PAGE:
Lessons Learned On My Sabbatical

Ten years ago, I took my first one-month sabbatical. Upon my return, I wrote this article for the newsletter. Since then, I’ve taken a month off each summer. I have traveled to Spain to walk the El Camino Santiago twice. I have traveled with my wife to Italy twice and France one time. I have seen Costa Rica and Mount Rushmore. A baseball tour and a Napa wine tour. Miami and New Orleans. New York City and San Francisco. As I read the article below, it is quite interesting how much my mindset about sabbaticals has transformed.

This year I’m heading to Portugal to walk the El Camino from Lisbon to Santiago, Spain. Almost 400 miles. Many of you will be on my mind as I walk, and I promise to write of my travels upon my return.

For now… “Buen Camino!”

 

Webster’s Dictionary: “Sabbatical: a break or change from a normal routine.”

 

Last month I took a full 30-day work sabbatical. No meetings. No clients. No phone calls. Very limited email. Pretty much a work detox – and it was WONDERFUL.

I have worked for 30 years and felt like it was time for a relatively brief break. I have never taken over one week off at a time. I had heard of people taking a work sabbatical before but knew little about it other than it sounded great.

I began preparation for the sabbatical almost six months ahead of time. I made arrangements for colleagues to chair my Vistage group meetings. I couldn’t help but think of the abuse substitutes in my junior high school classes were exposed to when my teacher would take a brief sabbatical and hoped my substitutes would have a better experience.

Part of my preparation was also to alert my clients and members of my plans. The response I got from both groups was very positive, supportive, and even envious. Very often I heard “I could never do that”.

I had three primary objectives. First, I needed a break away from work. Time to regroup. Breath. Recharge. Sharpen the saw. Second, I wanted to think. Introspection. Ask tough questions. Reflect. Lastly, I used the time off to build relationships. Precious time with family members. Went and visited old friends. Bonded with best friends.

 

Highlights of the month included:

  • I spent the first day at the Conyers Monastery (http://www.trappist.net/). No need to ease into this sabbatical. This is essentially a spiritual park. No human contact or interaction the entire day. Beautiful grounds for hiking and reading. Great start!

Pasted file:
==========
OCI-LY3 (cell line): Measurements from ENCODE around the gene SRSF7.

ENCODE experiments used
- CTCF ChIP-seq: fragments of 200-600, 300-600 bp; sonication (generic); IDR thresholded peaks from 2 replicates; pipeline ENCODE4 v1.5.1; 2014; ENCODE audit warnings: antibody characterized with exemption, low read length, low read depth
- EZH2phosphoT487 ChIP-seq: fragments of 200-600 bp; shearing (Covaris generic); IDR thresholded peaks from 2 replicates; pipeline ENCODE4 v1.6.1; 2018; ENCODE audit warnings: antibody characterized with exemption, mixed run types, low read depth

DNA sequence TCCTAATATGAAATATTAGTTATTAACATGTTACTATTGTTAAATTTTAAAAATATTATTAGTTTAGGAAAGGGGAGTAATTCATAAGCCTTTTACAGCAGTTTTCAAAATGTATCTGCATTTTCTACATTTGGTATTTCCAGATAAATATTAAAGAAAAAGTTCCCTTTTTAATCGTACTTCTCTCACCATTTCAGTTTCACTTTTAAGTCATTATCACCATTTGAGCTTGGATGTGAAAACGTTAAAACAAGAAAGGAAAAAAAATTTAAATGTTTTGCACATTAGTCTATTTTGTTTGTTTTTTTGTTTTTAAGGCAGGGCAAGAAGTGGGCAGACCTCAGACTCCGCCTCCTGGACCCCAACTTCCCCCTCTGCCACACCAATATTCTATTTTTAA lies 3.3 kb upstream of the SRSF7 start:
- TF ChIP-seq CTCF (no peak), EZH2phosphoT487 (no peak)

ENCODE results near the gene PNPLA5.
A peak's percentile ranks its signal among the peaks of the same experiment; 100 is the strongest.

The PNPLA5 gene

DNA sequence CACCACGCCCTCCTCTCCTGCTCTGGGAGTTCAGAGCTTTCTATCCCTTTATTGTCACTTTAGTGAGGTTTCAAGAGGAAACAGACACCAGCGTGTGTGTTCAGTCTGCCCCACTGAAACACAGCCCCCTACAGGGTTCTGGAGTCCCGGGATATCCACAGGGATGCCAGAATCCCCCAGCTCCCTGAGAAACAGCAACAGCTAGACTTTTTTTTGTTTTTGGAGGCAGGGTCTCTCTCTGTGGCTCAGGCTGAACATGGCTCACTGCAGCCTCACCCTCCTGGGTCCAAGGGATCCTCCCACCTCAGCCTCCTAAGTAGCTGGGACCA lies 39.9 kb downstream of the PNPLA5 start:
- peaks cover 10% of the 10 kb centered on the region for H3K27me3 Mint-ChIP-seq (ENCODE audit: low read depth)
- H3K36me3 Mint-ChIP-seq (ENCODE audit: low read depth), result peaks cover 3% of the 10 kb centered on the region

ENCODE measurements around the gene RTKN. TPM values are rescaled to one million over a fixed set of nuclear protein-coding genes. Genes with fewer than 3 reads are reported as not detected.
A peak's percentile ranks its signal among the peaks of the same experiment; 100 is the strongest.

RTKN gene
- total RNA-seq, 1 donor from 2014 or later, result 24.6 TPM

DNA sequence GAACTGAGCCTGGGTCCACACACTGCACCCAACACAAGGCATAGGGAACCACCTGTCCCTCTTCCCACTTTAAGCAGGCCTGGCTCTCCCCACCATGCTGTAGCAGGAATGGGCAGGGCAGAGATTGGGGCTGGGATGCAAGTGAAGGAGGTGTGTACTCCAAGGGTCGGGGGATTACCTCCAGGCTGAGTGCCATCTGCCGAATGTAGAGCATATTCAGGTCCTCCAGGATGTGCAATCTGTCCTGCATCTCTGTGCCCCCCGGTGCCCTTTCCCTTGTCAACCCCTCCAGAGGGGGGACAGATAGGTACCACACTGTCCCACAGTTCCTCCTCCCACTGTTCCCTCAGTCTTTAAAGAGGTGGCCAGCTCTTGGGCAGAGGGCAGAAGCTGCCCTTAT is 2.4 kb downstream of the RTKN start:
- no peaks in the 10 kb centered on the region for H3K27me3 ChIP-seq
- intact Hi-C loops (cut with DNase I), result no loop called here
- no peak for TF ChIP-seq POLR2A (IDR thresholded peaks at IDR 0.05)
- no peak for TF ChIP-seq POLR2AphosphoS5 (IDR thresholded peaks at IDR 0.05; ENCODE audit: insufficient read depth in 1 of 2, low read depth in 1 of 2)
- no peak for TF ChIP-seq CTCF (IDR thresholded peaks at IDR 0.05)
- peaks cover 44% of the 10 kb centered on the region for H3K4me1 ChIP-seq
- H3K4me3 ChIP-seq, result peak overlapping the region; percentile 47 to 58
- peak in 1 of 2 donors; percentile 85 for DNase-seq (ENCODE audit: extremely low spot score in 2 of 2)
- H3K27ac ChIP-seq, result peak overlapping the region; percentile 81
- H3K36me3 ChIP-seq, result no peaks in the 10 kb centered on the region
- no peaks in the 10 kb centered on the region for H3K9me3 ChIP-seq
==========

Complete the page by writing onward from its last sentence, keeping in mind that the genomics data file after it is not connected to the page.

• A week at the beach with my family. Fifteen of us, including my family. The reality show on Bravo is in production ☺. Lots of laughs and activity. Watching kids grow up and adults growing older. A two-hour kayak ride in 95-degree weather almost killed me.
  • Hang-gliding with my son at Lookout Mountain (http://www.hanglide.com)/. It’s a tandem flight with an instructor. Towed by a small plane up to over 2000 feet altitude and then cut loose to glide gently back to earth. Unbelievable experience. Not for the weak of heart.
  • Getting lost driving in the panhandle of Florida for over three hours and not caring.
  • Lots of reading and writing. Caught up on several books that I had put aside for years. Also re-read two of my favorites, “Have a Little Faith” by Mitch Albom and “Creating the Good Life” by James O’Toole. I also journaled every day and already find it interesting to go back and look at my daily notes.
  • Lots of “windshield time” to and from Miami, Myrtle Beach, and Panama City Beach. Time to think and reflect. I often turned off the car radio and just enjoyed quiet road time.

 

Several interesting takeaways from my month off:

  • Be mindful that the term “sabbatical” has several connotations for different people. Several people when they heard I was on sabbatical assumed I had lost my “job”. Being self-employed, that would have been an interesting turn of events.
  • I assumed that upon the completion of my sabbatical I would either be very eager to return to work or not ready to return. I was neither. By July 1, I started up where I had left off on May 31.
  • I did return more rested, less stressed, and in a better mindset than I can remember in a long time.

 

Several people have asked me what I would do differently next time. Here are several thoughts:

  • Next time I would like to include some type of missionary trip in the month. Some activity that would generously feed the mind, the heart, and the spirit.
  • I would also seek some type of in-depth learning opportunity. A class. A workshop. Something both very interesting and a bit uncomfortable.
  • Not wait 30 years ☺

 

Finally, I shared earlier that quite a few people told me they could never see themselves being able to take so much time off at once. My response is simple. Anyone can do this. I believe we should require it from everyone. If your business so depends on you being there that you can’t take a month off, you have a much larger problem on your hands.

As always, I welcome your feedback.